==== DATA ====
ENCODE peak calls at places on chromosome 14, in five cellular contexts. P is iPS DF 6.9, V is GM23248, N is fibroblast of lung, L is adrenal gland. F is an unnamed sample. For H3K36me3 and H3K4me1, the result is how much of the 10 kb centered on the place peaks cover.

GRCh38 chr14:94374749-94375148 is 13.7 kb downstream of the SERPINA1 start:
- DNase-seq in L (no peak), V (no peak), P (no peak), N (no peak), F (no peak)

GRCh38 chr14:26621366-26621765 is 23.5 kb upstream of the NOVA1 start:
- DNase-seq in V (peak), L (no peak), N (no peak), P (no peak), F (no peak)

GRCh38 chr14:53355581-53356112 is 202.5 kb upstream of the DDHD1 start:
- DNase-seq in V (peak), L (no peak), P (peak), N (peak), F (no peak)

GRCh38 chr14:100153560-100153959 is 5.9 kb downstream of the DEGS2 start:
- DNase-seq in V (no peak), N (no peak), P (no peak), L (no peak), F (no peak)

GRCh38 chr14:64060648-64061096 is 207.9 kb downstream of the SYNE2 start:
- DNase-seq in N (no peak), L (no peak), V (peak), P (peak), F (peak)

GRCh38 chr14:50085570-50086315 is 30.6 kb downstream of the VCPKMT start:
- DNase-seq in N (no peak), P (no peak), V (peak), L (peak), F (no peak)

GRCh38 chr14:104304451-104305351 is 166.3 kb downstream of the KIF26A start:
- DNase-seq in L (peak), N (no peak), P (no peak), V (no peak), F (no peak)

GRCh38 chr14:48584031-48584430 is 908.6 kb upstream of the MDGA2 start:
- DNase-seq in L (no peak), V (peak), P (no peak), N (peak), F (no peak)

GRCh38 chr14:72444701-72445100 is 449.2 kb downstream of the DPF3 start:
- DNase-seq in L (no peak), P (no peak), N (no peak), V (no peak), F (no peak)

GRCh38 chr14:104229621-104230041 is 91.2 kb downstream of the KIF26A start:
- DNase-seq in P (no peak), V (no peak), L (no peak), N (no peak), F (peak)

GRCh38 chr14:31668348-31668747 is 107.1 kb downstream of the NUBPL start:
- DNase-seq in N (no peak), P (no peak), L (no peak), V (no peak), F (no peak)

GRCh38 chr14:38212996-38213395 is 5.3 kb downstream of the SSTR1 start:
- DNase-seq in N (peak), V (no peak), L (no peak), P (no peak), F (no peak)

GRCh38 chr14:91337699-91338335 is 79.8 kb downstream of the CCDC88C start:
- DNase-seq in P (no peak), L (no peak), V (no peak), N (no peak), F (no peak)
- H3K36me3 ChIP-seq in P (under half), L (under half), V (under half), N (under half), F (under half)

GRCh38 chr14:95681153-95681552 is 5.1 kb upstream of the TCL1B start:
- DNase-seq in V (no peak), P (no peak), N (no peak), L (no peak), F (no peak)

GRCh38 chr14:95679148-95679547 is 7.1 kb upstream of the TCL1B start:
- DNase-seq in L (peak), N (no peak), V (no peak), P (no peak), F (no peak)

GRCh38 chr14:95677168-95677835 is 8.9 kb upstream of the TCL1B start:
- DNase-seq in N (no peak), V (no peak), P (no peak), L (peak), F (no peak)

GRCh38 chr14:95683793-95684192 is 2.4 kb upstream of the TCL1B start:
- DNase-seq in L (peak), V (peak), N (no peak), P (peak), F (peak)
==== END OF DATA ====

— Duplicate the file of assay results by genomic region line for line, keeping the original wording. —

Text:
ENCODE peak calls at places on chromosome 14, in five cellular contexts. P is iPS DF 6.9, V is GM23248, N is fibroblast of lung, L is adrenal gland. F is an unnamed sample. For H3K36me3 and H3K4me1, the result is how much of the 10 kb centered on the place peaks cover.

GRCh38 chr14:94374749-94375148 is 13.7 kb downstream of the SERPINA1 start:
- DNase-seq in L (no peak), V (no peak), P (no peak), N (no peak), F (no peak)

GRCh38 chr14:26621366-26621765 is 23.5 kb upstream of the NOVA1 start:
- DNase-seq in V (peak), L (no peak), N (no peak), P (no peak), F (no peak)

GRCh38 chr14:53355581-53356112 is 202.5 kb upstream of the DDHD1 start:
- DNase-seq in V (peak), L (no peak), P (peak), N (peak), F (no peak)

GRCh38 chr14:100153560-100153959 is 5.9 kb downstream of the DEGS2 start:
- DNase-seq in V (no peak), N (no peak), P (no peak), L (no peak), F (no peak)

GRCh38 chr14:64060648-64061096 is 207.9 kb downstream of the SYNE2 start:
- DNase-seq in N (no peak), L (no peak), V (peak), P (peak), F (peak)

GRCh38 chr14:50085570-50086315 is 30.6 kb downstream of the VCPKMT start:
- DNase-seq in N (no peak), P (no peak), V (peak), L (peak), F (no peak)

GRCh38 chr14:104304451-104305351 is 166.3 kb downstream of the KIF26A start:
- DNase-seq in L (peak), N (no peak), P (no peak), V (no peak), F (no peak)

GRCh38 chr14:48584031-48584430 is 908.6 kb upstream of the MDGA2 start:
- DNase-seq in L (no peak), V (peak), P (no peak), N (peak), F (no peak)

GRCh38 chr14:72444701-72445100 is 449.2 kb downstream of the DPF3 start:
- DNase-seq in L (no peak), P (no peak), N (no peak), V (no peak), F (no peak)

GRCh38 chr14:104229621-104230041 is 91.2 kb downstream of the KIF26A start:
- DNase-seq in P (no peak), V (no peak), L (no peak), N (no peak), F (peak)

GRCh38 chr14:31668348-31668747 is 107.1 kb downstream of the NUBPL start:
- DNase-seq in N (no peak), P (no peak), L (no peak), V (no peak), F (no peak)

GRCh38 chr14:38212996-38213395 is 5.3 kb downstream of the SSTR1 start:
- DNase-seq in N (peak), V (no peak), L (no peak), P (no peak), F (no peak)

GRCh38 chr14:91337699-91338335 is 79.8 kb downstream of the CCDC88C start:
- DNase-seq in P (no peak), L (no peak), V (no peak), N (no peak), F (no peak)
- H3K36me3 ChIP-seq in P (under half), L (under half), V (under half), N (under half), F (under half)

GRCh38 chr14:95681153-95681552 is 5.1 kb upstream of the TCL1B start:
- DNase-seq in V (no peak), P (no peak), N (no peak), L (no peak), F (no peak)

GRCh38 chr14:95679148-95679547 is 7.1 kb upstream of the TCL1B start:
- DNase-seq in L (peak), N (no peak), V (no peak), P (no peak), F (no peak)

GRCh38 chr14:95677168-95677835 is 8.9 kb upstream of the TCL1B start:
- DNase-seq in N (no peak), V (no peak), P (no peak), L (peak), F (no peak)

GRCh38 chr14:95683793-95684192 is 2.4 kb upstream of the TCL1B start:
- DNase-seq in L (peak), V (peak), N (no peak), P (peak), F (peak)